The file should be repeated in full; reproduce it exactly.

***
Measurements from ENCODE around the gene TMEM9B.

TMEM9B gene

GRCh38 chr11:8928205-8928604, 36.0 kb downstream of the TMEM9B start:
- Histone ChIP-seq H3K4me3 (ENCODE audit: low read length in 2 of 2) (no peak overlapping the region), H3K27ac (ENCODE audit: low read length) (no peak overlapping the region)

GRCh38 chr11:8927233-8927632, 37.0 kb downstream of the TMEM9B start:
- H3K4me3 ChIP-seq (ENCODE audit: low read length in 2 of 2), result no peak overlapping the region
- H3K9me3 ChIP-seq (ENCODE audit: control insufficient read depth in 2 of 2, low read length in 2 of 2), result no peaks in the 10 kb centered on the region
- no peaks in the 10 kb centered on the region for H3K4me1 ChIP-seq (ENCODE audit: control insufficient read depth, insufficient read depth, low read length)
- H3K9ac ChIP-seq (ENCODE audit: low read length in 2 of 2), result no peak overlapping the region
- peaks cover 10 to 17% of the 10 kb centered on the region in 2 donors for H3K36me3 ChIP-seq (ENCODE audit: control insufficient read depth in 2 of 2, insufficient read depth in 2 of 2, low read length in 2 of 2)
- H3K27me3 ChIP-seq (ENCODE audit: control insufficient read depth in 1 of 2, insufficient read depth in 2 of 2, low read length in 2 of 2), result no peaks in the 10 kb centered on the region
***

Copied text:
Measurements from ENCODE around the gene TMEM9B.

TMEM9B gene

GRCh38 chr11:8928205-8928604, 36.0 kb downstream of the TMEM9B start:
- Histone ChIP-seq H3K4me3 (ENCODE audit: low read length in 2 of 2) (no peak overlapping the region), H3K27ac (ENCODE audit: low read length) (no peak overlapping the region)

GRCh38 chr11:8927233-8927632, 37.0 kb downstream of the TMEM9B start:
- H3K4me3 ChIP-seq (ENCODE audit: low read length in 2 of 2), result no peak overlapping the region
- H3K9me3 ChIP-seq (ENCODE audit: control insufficient read depth in 2 of 2, low read length in 2 of 2), result no peaks in the 10 kb centered on the region
- no peaks in the 10 kb centered on the region for H3K4me1 ChIP-seq (ENCODE audit: control insufficient read depth, insufficient read depth, low read length)
- H3K9ac ChIP-seq (ENCODE audit: low read length in 2 of 2), result no peak overlapping the region
- peaks cover 10 to 17% of the 10 kb centered on the region in 2 donors for H3K36me3 ChIP-seq (ENCODE audit: control insufficient read depth in 2 of 2, insufficient read depth in 2 of 2, low read length in 2 of 2)
- H3K27me3 ChIP-seq (ENCODE audit: control insufficient read depth in 1 of 2, insufficient read depth in 2 of 2, low read length in 2 of 2), result no peaks in the 10 kb centered on the region